By now in the grip of a fresh bout of Cold War fever, the Tories were determined to install Cruise and Trident nuclear missile systems. Hundreds of thousands of demonstrators took to the streets and surrounded military bases at Greenham Common and elsewhere. While Defence minister Heseltine denounced Communist Party influence in CND, one of its leaders Bruce Kent hailed the CP as 'partners in peace' at the Party's 38th congress in 1983. He also praised the Morning Star for its 'steady, honest and generous coverage of the whole nuclear disarmament case'.
By then, Eurocommunists, now the dominant force in the Party leadership, had launched a furious attack on the class-based, pro-Soviet politics of the Morning Star and its editor Tony Chater. In a period when the resurgent Labour left headed by Tony Benn would have benefited from Communist support and advice about the importance of extra-parliamentary alliances and mass struggle, the Eurocommunists instead denounced Labour Party socialists as the 'hard left'.
On March 12 1984, the NUM struck against the National Coal Board's pit closure programme. President Arthur Scargill and the union's executive turned a collection of local strikes into a national one, on the authority of previous conference resolutions.
The Tories had spent the second half of the previous decade drawing up plans—contained in the Carrington and Ridley Reports—for such a confrontation, with the intention of breaking the power of the miners and their union. All the powers of the state—the police, the courts, the intelligence services, the BBC, the Central Electricity Generating Board and even the social security system—were deployed against the miners, whom Prime Minister Thatcher branded 'the enemy within'.
Communists across the inner-party divide threw themselves into the struggle with energy and imagination, helping to mobilise solidarity through miners' support groups, Women Against Pit Closures and among lesbians and gays and the black and Asian communities. The Morning Star reported the strike prolifically, handing over the front page to the NUM to put its case.
After the defeat, NUM vice-president Mick McGahey told the Party’s 39th congress that 'the basic weakness of the miners’ strike … was that the Communist Party was not strong enough in industry, was not organised in factory branches'.
The full truth was more severe: despite the efforts of so many CP members, the Party itself had failed to provide the united direction to the struggle that it had in 1972 and 1974. The revisionist leadership spent much of its time sniping at Scargill and militant picketing rather than meeting the NUM leadership to plan solidarity activities. Centrally, more CP resources went into attacking the Morning Star than into putting the case for solidarity action with the miners. Marxism Today's contribution to the struggle was negligible.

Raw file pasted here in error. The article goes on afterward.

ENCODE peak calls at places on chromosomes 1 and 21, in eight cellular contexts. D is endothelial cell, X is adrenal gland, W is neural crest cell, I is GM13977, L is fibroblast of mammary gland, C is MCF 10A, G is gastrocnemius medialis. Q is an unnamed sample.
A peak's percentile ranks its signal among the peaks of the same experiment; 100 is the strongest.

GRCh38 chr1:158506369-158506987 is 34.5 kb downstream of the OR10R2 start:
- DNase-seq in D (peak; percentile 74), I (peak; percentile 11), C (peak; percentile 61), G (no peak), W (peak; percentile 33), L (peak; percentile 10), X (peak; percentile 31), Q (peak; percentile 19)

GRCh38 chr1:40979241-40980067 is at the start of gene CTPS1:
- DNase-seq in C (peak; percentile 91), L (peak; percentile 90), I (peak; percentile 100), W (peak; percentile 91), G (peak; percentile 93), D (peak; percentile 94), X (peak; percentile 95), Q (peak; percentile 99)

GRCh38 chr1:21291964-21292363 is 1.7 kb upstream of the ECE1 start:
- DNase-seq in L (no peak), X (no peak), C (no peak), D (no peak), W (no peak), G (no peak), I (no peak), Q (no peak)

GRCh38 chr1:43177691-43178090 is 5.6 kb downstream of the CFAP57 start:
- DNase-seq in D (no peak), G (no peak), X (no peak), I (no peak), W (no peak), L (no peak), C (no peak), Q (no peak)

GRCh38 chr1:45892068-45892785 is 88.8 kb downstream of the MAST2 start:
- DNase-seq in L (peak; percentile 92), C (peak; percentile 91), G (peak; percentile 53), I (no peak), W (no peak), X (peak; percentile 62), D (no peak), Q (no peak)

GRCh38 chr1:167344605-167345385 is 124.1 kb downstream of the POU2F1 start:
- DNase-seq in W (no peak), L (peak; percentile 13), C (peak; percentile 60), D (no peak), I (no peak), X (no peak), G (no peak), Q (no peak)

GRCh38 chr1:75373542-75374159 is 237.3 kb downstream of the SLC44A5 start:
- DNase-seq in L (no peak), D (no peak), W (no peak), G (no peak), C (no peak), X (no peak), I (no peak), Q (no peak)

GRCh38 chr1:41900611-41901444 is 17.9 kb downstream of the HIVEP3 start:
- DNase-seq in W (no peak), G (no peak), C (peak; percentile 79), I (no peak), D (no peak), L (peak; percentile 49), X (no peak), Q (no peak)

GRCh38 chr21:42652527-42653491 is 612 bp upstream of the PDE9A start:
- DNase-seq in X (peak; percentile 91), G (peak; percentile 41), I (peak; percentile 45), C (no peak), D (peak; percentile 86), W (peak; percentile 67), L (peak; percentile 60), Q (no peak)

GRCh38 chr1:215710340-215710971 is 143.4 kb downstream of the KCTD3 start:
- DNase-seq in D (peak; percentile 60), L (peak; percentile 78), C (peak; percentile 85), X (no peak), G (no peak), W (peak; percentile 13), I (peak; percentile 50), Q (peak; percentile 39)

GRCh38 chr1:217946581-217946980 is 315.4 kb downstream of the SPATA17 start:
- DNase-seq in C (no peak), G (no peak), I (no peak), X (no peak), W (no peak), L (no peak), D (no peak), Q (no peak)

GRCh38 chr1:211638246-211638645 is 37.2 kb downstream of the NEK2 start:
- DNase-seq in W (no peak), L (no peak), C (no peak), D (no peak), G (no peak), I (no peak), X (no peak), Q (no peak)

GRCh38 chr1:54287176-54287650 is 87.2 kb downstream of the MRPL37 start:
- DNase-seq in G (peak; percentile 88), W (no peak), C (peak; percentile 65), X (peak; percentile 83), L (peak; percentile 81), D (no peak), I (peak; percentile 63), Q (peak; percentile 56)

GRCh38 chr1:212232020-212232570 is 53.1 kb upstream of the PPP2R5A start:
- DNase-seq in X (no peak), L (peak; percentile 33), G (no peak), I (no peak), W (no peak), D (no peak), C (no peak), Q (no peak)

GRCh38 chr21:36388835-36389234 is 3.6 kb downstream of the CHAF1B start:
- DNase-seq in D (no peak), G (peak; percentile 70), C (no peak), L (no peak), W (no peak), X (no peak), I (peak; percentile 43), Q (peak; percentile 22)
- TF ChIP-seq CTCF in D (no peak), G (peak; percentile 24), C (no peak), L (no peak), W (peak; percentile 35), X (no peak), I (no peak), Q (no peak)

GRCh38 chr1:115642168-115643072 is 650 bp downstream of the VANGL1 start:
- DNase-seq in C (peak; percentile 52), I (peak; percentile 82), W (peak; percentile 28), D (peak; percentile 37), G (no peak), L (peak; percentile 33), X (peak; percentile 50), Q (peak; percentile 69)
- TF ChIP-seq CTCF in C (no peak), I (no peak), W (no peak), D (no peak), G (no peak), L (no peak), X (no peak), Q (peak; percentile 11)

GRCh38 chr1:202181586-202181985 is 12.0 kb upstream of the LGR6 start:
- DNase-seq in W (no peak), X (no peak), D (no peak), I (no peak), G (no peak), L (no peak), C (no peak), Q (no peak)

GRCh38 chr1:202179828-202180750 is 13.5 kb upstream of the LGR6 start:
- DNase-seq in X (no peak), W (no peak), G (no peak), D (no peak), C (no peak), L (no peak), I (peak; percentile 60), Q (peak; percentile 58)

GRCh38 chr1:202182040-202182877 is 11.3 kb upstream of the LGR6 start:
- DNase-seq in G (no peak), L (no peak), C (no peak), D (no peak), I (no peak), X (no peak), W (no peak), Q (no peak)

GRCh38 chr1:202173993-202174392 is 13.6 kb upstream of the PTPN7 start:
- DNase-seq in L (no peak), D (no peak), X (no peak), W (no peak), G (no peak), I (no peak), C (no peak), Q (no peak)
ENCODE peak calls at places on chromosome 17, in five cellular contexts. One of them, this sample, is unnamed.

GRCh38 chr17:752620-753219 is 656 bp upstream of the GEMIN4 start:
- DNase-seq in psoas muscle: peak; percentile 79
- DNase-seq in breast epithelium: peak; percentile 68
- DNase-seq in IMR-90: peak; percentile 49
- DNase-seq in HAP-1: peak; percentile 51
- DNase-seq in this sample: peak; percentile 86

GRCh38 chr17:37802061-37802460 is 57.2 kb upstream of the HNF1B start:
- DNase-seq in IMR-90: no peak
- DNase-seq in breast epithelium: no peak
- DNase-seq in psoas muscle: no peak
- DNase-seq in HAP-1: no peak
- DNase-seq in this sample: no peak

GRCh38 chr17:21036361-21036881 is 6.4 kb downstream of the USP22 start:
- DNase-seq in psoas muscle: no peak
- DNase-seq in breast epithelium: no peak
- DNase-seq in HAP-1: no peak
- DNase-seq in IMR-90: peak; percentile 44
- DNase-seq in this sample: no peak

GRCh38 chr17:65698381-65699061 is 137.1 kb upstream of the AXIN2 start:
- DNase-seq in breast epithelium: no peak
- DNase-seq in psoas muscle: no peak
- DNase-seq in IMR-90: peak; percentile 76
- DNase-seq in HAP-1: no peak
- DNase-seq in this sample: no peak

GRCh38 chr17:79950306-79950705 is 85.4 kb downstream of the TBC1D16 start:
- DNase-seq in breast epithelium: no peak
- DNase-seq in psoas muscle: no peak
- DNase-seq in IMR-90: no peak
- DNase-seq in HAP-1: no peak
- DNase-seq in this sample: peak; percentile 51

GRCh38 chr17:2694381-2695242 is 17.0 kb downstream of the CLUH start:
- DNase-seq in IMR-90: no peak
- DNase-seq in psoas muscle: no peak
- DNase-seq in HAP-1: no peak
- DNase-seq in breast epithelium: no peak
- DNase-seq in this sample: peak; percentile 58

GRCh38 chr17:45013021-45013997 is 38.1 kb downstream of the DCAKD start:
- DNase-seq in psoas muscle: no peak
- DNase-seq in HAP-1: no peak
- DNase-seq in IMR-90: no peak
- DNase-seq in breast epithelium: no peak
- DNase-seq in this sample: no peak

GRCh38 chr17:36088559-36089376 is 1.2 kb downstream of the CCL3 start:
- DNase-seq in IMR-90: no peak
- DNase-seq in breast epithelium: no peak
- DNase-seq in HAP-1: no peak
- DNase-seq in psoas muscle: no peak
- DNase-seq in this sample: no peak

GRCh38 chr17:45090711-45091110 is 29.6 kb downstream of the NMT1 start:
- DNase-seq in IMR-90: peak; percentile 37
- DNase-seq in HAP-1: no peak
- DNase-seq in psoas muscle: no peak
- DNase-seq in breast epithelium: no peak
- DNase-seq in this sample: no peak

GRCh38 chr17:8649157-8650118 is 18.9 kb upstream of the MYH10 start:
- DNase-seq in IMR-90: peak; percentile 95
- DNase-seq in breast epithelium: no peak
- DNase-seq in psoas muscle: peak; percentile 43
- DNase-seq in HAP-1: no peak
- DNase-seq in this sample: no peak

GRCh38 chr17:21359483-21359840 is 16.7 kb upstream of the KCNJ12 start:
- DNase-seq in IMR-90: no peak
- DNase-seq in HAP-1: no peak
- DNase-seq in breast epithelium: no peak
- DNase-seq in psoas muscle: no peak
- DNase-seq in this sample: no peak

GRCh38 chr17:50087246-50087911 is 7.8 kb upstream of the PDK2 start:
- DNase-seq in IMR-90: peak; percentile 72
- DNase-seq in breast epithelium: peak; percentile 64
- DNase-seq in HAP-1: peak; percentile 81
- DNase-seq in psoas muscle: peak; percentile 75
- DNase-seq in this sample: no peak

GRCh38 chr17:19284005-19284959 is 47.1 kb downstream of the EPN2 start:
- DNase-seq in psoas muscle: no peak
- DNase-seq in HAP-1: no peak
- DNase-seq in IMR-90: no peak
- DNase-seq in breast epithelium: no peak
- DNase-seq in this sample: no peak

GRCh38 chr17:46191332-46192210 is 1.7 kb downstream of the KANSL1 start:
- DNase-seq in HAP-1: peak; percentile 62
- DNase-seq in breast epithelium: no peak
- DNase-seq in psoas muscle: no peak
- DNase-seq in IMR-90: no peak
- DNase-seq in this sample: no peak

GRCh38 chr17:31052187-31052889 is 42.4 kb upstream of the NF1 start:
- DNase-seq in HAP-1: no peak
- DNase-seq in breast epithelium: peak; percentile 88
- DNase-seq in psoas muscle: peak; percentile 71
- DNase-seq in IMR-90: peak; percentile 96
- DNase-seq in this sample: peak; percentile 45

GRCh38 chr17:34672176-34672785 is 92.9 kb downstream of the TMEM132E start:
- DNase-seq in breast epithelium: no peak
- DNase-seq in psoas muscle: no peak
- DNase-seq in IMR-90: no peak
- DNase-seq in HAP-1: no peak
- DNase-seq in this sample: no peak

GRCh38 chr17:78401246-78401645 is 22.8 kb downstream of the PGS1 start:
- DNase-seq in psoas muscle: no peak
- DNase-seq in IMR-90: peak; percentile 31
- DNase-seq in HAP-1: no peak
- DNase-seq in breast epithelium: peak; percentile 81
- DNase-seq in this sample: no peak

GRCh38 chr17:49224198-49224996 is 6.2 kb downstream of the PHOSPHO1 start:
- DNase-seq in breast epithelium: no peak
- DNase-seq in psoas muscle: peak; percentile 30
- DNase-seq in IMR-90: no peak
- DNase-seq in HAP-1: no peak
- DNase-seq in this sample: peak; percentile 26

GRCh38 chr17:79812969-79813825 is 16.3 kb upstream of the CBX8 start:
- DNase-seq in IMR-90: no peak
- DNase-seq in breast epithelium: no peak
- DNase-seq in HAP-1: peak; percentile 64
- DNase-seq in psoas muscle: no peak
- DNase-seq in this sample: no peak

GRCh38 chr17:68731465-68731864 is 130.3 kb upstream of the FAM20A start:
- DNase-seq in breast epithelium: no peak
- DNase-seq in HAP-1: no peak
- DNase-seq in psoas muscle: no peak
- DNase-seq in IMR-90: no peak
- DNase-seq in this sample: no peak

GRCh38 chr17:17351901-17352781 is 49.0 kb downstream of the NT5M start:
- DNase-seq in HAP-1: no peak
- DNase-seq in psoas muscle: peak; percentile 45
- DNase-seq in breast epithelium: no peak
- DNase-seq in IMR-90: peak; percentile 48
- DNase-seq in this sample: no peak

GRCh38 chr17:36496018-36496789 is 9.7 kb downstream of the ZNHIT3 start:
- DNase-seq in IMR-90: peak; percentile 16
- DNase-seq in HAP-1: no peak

Long before the miners—at least those not victimised—returned to work on March 5, 1985, Party members and trade union allies had risen in open revolt against the CP leadership and its Eurocommunist faction. At the AGM in 1984 of the People's Press Printing Society, the cooperative which owned the Morning Star, they had voted for the paper's management committee against candidates proposed by the Party's executive.
That same year, the large North West and London district congresses had also opposed the CP leadership, despite an attempt by General Secretary Gordon Maclennan to close down the latter. In 1985, leading dissidents including Chater and Morning Star deputy editor David Whitfield were expelled from the CP, as the self-styled 'revolutionary democrats' proceeded to carry out one of the biggest purges in the Party's history. Another casualty was PPPS management committee chair Ken Gill, about to become the first-ever Communist president of the TUC.
Thousands of shareholders in the Morning Star's cooperative, including Arthur Scargill, inflicted a heavy defeat on the revisionist leadership at the 1985 AGM, although the Eurocommunists and their allies tightened their grip on the Party's apparatus and congress. By the end of 1985, around 101 Party members had been expelled and another 600 deregistered. Few industrial advisory committees still functioned and the YCL had shrunk to just 44 members.
In these desperate conditions, the Communist Campaign Group (CCG) was formed to unite Marxist-Leninists inside and now also outside the Party, to continue Communist political work and defeat revisionism and liquidationism. It also began to produce a theoretical journal, the Communist Campaign Review.
A leading CCG member, former London district CP chair Mike Hicks, came to the fore in the year-long dispute at Wapping. Media baron Rupert Murdoch provoked a strike in January 1986 in order to replace 6,000 print workers with new technology and a small 'scab' workforce—recruited with the help of the electricians' union, later expelled from the TUC. The plot was revealed first in the Morning Star, based on leaked News International documents.
Hicks, a union lay official, was emblematic of the militant spirit of the printers and their supporters on the picket lines. But during his imprisonment on a trumped-up charge of assaulting a police chief, the union leadership under Brenda (later Baroness) Dean called off the action.
By this time, it was clear to many that there appeared to be prospect of returning the CP to its rules, principles and programme was remote. Further fragmentation and the disappearance of the Communist Party was an ever present danger. Extraordinary circumstances called forth extraordinary measures.